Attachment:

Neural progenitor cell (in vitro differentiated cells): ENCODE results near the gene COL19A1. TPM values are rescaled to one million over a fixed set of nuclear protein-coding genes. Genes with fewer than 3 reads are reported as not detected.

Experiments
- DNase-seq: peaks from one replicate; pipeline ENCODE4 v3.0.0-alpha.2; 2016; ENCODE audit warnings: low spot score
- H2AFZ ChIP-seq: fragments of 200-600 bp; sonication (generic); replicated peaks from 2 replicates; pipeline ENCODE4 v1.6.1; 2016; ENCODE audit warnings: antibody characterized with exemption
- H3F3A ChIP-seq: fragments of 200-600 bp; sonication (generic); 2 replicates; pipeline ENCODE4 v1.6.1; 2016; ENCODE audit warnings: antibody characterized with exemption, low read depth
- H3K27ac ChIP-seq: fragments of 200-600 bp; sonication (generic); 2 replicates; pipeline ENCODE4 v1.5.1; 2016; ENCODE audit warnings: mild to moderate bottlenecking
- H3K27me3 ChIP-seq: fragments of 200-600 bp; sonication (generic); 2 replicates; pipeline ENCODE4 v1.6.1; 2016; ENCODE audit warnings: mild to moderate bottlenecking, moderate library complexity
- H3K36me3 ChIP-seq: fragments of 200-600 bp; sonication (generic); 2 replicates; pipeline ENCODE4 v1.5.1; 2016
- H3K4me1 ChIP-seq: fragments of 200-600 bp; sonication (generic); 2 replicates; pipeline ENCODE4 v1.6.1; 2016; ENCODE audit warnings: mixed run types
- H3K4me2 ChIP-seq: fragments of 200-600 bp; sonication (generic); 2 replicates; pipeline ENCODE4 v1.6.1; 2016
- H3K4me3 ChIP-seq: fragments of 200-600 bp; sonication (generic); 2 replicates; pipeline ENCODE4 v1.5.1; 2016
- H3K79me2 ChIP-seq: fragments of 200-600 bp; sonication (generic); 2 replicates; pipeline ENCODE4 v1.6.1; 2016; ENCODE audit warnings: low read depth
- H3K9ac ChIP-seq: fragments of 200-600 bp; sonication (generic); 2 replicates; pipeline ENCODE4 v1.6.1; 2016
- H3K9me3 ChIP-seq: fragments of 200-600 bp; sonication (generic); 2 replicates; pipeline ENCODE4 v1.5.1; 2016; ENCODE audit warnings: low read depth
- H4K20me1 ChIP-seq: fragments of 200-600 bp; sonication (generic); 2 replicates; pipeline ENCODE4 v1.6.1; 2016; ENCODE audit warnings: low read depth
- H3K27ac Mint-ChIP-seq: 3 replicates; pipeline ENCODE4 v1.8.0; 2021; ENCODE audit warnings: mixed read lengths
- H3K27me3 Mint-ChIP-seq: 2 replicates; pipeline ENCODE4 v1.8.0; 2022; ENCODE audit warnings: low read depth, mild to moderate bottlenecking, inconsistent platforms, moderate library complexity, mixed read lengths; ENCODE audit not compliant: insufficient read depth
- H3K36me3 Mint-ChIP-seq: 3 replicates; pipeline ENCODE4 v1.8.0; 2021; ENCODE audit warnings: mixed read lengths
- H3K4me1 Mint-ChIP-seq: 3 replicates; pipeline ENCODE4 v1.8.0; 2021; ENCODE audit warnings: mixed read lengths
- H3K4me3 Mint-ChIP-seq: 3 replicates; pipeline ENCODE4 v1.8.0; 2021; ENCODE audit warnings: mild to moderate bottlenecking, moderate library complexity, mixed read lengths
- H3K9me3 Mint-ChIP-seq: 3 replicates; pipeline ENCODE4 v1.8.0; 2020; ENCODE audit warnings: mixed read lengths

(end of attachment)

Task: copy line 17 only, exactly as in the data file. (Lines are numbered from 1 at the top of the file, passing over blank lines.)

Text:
- H3K27me3 Mint-ChIP-seq: 2 replicates; pipeline ENCODE4 v1.8.0; 2022; ENCODE audit warnings: low read depth, mild to moderate bottlenecking, inconsistent platforms, moderate library complexity, mixed read lengths; ENCODE audit not compliant: insufficient read depth